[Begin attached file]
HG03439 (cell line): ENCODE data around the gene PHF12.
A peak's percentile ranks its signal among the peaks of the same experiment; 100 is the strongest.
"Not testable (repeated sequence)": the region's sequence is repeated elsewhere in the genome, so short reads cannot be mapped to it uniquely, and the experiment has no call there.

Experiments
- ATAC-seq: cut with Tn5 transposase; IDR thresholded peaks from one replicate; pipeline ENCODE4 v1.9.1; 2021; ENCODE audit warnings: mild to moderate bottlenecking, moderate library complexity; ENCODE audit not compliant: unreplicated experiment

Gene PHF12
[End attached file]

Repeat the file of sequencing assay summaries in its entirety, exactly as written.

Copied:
HG03439 (cell line): ENCODE data around the gene PHF12.
A peak's percentile ranks its signal among the peaks of the same experiment; 100 is the strongest.
"Not testable (repeated sequence)": the region's sequence is repeated elsewhere in the genome, so short reads cannot be mapped to it uniquely, and the experiment has no call there.

Experiments
- ATAC-seq: cut with Tn5 transposase; IDR thresholded peaks from one replicate; pipeline ENCODE4 v1.9.1; 2021; ENCODE audit warnings: mild to moderate bottlenecking, moderate library complexity; ENCODE audit not compliant: unreplicated experiment

Gene PHF12